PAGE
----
“Because of the mills,” he said blandly while driving, without looking over at me, without any indication at all that he was blowing my mind.
Because of the mills. That is why the villages here are spaced so evenly, at about 6km intervals.
A stunned silence followed briefly, before the heavy gristmill of my mind started to lurch into a first turn, grinding this information carefully, to start, and then spinning in all directions faster and faster, with pulverized debris flying out all sides.
Oh oh oh! It made perfect sense: Fields. Feudal labor. Rivers. Wars. Gruel. And all of it springing from, and leading to, beautiful, fine, baked French bread.
How did I not think of it before? In the end, everything in France comes down to good food. It always has.
I would have said it was the churches, if I had been queried off hand, because the steeple of a church is the axis-mundi of each village center today.
I would have guessed that the churches wanted to keep an eye on their parishioners and to make sure there was no excuse not to show up to Mass.
But the church buildings are actually a symptom of an older driver of social distribution, not its cause. They were constructed over and above the already extant population points.
If you slip beneath the surface and look at the core, you glimpse something much more basic than Christianity, something which that religious veneer has tried to appropriate since its own inception: Bread.
The definition of sublime is “under the threshold.” You have to look down first, sometimes, to see through to what is evident and exalted on the other side. Maybe the Church has realized that since the beginning.
A nation built on bread
You needed grain to feed your farm animals, but also grain to eat, because the animals were expensive to eat, and most people were poor.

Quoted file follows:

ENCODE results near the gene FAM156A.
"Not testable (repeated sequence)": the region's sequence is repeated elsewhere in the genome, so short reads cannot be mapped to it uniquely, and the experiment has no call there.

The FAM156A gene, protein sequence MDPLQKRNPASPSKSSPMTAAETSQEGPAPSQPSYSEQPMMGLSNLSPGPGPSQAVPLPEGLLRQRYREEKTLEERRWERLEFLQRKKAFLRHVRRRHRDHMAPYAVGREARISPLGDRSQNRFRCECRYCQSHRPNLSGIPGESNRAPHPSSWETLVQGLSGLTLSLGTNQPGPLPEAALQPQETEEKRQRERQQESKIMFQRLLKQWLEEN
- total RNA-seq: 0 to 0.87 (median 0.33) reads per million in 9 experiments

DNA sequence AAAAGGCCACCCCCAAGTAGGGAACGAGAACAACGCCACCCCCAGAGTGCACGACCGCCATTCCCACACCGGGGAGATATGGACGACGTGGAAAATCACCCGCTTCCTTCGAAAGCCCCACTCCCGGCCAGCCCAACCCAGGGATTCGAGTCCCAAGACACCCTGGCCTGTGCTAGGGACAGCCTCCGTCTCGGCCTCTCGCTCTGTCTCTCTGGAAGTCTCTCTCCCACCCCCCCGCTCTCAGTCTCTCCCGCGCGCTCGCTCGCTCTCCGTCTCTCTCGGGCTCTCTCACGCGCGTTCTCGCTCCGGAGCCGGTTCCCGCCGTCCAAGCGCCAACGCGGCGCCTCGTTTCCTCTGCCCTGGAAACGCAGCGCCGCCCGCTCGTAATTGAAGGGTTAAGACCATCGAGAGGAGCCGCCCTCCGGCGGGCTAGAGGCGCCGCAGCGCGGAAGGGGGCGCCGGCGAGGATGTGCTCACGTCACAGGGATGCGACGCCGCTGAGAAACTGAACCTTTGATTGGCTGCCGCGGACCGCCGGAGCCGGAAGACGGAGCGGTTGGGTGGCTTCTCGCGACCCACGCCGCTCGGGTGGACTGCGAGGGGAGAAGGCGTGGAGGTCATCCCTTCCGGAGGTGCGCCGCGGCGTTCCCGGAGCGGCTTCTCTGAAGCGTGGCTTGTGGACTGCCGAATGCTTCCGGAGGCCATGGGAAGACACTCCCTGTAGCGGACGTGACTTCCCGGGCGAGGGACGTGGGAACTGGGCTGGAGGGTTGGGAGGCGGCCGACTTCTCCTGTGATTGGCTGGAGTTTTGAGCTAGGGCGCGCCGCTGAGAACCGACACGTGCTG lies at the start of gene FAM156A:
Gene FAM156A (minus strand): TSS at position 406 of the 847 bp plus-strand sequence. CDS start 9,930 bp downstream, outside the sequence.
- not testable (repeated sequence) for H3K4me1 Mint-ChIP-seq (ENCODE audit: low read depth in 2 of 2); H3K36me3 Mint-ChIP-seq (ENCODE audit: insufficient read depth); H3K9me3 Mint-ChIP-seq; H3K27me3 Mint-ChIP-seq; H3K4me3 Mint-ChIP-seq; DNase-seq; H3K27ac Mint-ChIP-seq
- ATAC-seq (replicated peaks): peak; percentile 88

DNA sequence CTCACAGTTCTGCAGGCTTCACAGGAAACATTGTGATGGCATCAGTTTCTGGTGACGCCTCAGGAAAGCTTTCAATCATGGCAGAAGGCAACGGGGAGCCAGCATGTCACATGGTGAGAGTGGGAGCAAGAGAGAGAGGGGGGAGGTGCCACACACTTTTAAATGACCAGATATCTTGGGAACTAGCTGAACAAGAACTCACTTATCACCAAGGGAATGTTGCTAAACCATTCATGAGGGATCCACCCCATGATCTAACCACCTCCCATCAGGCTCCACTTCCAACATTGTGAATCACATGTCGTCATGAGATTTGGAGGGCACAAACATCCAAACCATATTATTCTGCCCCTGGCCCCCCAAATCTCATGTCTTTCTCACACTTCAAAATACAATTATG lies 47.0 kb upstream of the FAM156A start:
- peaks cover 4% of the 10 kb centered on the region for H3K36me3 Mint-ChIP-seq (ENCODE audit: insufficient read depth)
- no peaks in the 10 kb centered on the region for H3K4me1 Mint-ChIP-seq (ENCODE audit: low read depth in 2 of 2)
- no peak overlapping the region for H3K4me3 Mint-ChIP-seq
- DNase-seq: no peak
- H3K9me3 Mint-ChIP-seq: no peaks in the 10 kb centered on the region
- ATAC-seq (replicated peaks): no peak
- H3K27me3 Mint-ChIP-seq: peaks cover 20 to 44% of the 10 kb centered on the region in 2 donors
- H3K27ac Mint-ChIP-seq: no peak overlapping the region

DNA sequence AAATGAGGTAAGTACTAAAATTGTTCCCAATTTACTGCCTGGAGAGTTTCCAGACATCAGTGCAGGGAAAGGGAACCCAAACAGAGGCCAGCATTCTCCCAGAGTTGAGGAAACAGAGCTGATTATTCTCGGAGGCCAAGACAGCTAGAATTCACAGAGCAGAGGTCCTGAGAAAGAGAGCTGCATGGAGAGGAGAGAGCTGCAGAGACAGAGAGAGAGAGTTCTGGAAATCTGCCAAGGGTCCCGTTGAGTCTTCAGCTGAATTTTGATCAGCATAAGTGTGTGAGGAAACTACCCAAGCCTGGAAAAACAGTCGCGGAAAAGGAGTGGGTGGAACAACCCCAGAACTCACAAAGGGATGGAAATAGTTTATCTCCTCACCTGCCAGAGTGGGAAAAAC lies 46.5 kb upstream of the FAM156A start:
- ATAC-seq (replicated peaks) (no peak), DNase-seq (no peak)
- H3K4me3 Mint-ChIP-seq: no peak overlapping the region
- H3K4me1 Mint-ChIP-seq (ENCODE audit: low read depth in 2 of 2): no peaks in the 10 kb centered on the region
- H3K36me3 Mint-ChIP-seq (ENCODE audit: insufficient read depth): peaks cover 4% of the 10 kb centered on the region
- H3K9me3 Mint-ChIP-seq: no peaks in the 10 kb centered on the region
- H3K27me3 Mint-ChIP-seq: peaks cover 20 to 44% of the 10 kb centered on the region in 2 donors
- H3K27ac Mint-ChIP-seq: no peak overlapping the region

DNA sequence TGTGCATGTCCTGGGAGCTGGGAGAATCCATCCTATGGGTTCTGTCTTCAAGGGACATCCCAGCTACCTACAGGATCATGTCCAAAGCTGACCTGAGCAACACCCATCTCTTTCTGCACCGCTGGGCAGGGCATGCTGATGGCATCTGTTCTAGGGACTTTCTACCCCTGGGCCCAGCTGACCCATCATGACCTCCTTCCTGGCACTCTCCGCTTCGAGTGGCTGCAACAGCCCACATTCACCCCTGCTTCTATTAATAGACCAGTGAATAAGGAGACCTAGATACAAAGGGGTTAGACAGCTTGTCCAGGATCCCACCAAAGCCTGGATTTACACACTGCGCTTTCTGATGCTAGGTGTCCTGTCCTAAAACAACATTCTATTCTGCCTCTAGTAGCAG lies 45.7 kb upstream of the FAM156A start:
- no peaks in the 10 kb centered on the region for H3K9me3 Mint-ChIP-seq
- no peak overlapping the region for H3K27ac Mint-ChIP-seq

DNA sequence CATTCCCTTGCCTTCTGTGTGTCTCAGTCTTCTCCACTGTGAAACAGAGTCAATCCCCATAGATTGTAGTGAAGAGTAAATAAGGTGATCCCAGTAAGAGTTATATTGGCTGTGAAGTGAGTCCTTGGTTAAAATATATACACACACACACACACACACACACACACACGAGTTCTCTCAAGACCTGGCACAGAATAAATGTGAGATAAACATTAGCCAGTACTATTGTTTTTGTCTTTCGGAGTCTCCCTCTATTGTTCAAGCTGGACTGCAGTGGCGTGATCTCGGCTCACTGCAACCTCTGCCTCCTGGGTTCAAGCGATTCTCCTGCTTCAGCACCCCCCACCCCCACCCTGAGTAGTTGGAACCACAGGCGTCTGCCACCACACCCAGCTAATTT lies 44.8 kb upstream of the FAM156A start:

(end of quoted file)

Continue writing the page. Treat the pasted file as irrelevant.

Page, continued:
It was grain that could be taxed by weight and measure. While you could hide a goat or duck or daughter or gold, you would have to subsist on gruel of whole grains boiled in water (for a very very long time, using a great deal of wood for fuel, at further personal cost to your own energy) unless you wanted to participate in the larger social project of publicly grinding that grain into flour to bake something more palatable all together, like bread.
This is precisely how France first emerged, on the cataracts of rivers where the Romans had left their waterworks.
It was the grain, really the quest for the broken grain for bread, which drew them into these regularly spaced collection points.
The spectacularly unspectacular grain created the taxable economy on which the government relied. The rivers provided the power to transform that caravan of edible wealth. The mills had to be close enough to make it practical to grind everyone’s grain conveniently and taxably, but not any closer than that.
In the Domesday book, the first census record in Europe, which was written over a century before the first windmills went up here, there was one water mill in England for about every 300 people, spaced at intervals of just a couple of miles apart. We can see even today that it was the same in France, with our latticework of evenly distributed villages.
In our area, what eventually became the densest concentration of fortified defensive “Bastide” villages in the world would have started out as a chain of grain-processing collectives.
Sharing by the thousand
You think of the famous role that bread played in the modern history of France – “Let them eat cake,” Les Misérables, The Paris Commune, and on down the line. But it’s easy to see that bread’s role is even older and more basic here. It is the very foundation of the culture, the economy, the texture of the land and the country itself, from the beginning.
It was bread that led us to make these villages where they stand, and bread that paid for their high defensive walls. In a way, it was the bread, and the ability to make it and tax it, which was being defended within as much as life and limb, God or King.
Now when I pass a village, which is about every 6km in my local travels, I don’t look for the church steeple first thing. Instead I look for the bakery – at least one major one per 1,000 inhabitants, so important is this daily staple to the national identity.
And I look then, after my purchases of bread or chocolatines, toward the riverbank and the mill, the sublime secret of why that village rose where it did out of the fields.